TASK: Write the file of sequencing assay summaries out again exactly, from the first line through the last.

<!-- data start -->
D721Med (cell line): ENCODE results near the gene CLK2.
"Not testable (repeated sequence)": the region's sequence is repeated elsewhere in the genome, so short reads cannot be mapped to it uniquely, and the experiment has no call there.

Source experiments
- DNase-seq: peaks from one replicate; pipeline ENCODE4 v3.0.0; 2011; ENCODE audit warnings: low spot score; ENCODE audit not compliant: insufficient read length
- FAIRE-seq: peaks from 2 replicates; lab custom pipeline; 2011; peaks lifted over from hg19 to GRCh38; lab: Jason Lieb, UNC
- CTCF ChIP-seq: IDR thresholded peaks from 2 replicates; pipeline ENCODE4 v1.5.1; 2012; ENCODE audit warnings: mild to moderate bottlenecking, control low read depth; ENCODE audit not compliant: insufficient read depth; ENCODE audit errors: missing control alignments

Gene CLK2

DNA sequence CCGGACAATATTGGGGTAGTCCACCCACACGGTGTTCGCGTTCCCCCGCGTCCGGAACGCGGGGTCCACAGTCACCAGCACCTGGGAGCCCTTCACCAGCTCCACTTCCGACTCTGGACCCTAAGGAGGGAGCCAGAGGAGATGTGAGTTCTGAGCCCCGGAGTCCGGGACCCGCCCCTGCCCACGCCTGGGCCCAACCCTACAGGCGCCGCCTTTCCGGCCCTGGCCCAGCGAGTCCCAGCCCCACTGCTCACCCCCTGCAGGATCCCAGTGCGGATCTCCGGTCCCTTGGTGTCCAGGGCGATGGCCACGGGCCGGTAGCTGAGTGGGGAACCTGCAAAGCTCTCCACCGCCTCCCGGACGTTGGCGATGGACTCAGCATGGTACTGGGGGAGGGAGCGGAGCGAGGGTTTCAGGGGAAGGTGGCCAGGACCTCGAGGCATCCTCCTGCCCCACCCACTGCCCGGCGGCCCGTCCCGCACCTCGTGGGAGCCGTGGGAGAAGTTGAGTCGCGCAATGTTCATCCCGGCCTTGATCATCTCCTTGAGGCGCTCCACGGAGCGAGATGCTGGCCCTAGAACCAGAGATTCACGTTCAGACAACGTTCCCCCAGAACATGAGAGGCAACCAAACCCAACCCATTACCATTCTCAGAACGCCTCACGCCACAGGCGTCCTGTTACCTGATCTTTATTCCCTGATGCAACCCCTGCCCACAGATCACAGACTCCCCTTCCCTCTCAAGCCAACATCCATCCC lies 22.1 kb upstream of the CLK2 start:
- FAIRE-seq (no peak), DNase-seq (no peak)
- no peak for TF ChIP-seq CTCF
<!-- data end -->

D721Med (cell line): ENCODE results near the gene CLK2.
"Not testable (repeated sequence)": the region's sequence is repeated elsewhere in the genome, so short reads cannot be mapped to it uniquely, and the experiment has no call there.

Source experiments
- DNase-seq: peaks from one replicate; pipeline ENCODE4 v3.0.0; 2011; ENCODE audit warnings: low spot score; ENCODE audit not compliant: insufficient read length
- FAIRE-seq: peaks from 2 replicates; lab custom pipeline; 2011; peaks lifted over from hg19 to GRCh38; lab: Jason Lieb, UNC
- CTCF ChIP-seq: IDR thresholded peaks from 2 replicates; pipeline ENCODE4 v1.5.1; 2012; ENCODE audit warnings: mild to moderate bottlenecking, control low read depth; ENCODE audit not compliant: insufficient read depth; ENCODE audit errors: missing control alignments

Gene CLK2

DNA sequence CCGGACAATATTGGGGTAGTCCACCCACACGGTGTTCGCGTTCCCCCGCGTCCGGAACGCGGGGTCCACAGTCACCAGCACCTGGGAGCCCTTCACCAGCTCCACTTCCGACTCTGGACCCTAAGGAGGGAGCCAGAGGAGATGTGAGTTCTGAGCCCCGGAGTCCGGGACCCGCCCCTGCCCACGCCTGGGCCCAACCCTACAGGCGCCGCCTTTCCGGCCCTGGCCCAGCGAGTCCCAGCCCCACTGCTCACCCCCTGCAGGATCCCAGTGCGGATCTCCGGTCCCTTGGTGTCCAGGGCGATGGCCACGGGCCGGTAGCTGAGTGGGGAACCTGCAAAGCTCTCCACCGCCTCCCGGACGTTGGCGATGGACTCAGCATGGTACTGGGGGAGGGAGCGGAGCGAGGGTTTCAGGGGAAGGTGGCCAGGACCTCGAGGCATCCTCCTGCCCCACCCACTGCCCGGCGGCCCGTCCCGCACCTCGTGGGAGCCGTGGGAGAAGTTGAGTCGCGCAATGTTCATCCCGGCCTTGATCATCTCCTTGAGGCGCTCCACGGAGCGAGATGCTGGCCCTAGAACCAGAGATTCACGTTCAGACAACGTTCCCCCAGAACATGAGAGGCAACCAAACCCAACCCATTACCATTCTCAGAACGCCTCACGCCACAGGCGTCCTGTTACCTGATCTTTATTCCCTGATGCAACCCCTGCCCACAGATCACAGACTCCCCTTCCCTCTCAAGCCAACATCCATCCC lies 22.1 kb upstream of the CLK2 start:
- FAIRE-seq (no peak), DNase-seq (no peak)
- no peak for TF ChIP-seq CTCF